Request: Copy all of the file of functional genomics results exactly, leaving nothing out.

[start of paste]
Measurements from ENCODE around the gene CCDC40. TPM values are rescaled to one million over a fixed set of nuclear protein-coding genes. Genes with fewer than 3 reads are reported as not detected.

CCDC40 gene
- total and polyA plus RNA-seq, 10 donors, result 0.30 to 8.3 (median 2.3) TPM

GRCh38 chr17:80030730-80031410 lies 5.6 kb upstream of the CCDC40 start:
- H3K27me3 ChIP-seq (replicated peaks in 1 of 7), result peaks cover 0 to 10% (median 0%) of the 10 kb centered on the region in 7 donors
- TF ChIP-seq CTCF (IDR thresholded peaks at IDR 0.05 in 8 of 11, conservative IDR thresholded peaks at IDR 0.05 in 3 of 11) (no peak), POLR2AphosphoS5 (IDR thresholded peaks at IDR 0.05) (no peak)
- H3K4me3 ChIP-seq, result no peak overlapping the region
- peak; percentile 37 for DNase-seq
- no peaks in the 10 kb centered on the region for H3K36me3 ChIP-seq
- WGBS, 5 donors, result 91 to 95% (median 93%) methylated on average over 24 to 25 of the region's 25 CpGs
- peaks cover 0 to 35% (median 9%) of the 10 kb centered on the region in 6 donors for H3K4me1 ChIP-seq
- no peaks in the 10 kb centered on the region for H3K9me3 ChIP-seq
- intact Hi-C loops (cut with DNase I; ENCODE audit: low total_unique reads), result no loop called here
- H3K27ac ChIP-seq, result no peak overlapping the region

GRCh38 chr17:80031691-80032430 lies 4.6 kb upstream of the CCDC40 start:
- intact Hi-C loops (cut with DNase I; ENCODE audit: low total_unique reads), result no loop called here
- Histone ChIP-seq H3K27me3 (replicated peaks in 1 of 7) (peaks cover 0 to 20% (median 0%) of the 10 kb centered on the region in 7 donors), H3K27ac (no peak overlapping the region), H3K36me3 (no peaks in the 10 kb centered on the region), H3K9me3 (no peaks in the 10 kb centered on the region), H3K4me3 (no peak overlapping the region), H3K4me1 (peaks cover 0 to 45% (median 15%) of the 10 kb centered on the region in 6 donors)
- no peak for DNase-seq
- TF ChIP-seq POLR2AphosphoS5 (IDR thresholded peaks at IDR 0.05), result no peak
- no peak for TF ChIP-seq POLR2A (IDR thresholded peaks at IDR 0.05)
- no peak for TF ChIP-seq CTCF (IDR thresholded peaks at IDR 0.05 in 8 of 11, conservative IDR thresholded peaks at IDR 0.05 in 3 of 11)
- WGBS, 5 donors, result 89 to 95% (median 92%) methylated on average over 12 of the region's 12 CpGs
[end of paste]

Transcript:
Measurements from ENCODE around the gene CCDC40. TPM values are rescaled to one million over a fixed set of nuclear protein-coding genes. Genes with fewer than 3 reads are reported as not detected.

CCDC40 gene
- total and polyA plus RNA-seq, 10 donors, result 0.30 to 8.3 (median 2.3) TPM

GRCh38 chr17:80030730-80031410 lies 5.6 kb upstream of the CCDC40 start:
- H3K27me3 ChIP-seq (replicated peaks in 1 of 7), result peaks cover 0 to 10% (median 0%) of the 10 kb centered on the region in 7 donors
- TF ChIP-seq CTCF (IDR thresholded peaks at IDR 0.05 in 8 of 11, conservative IDR thresholded peaks at IDR 0.05 in 3 of 11) (no peak), POLR2AphosphoS5 (IDR thresholded peaks at IDR 0.05) (no peak)
- H3K4me3 ChIP-seq, result no peak overlapping the region
- peak; percentile 37 for DNase-seq
- no peaks in the 10 kb centered on the region for H3K36me3 ChIP-seq
- WGBS, 5 donors, result 91 to 95% (median 93%) methylated on average over 24 to 25 of the region's 25 CpGs
- peaks cover 0 to 35% (median 9%) of the 10 kb centered on the region in 6 donors for H3K4me1 ChIP-seq
- no peaks in the 10 kb centered on the region for H3K9me3 ChIP-seq
- intact Hi-C loops (cut with DNase I; ENCODE audit: low total_unique reads), result no loop called here
- H3K27ac ChIP-seq, result no peak overlapping the region

GRCh38 chr17:80031691-80032430 lies 4.6 kb upstream of the CCDC40 start:
- intact Hi-C loops (cut with DNase I; ENCODE audit: low total_unique reads), result no loop called here
- Histone ChIP-seq H3K27me3 (replicated peaks in 1 of 7) (peaks cover 0 to 20% (median 0%) of the 10 kb centered on the region in 7 donors), H3K27ac (no peak overlapping the region), H3K36me3 (no peaks in the 10 kb centered on the region), H3K9me3 (no peaks in the 10 kb centered on the region), H3K4me3 (no peak overlapping the region), H3K4me1 (peaks cover 0 to 45% (median 15%) of the 10 kb centered on the region in 6 donors)
- no peak for DNase-seq
- TF ChIP-seq POLR2AphosphoS5 (IDR thresholded peaks at IDR 0.05), result no peak
- no peak for TF ChIP-seq POLR2A (IDR thresholded peaks at IDR 0.05)
- no peak for TF ChIP-seq CTCF (IDR thresholded peaks at IDR 0.05 in 8 of 11, conservative IDR thresholded peaks at IDR 0.05 in 3 of 11)
- WGBS, 5 donors, result 89 to 95% (median 92%) methylated on average over 12 of the region's 12 CpGs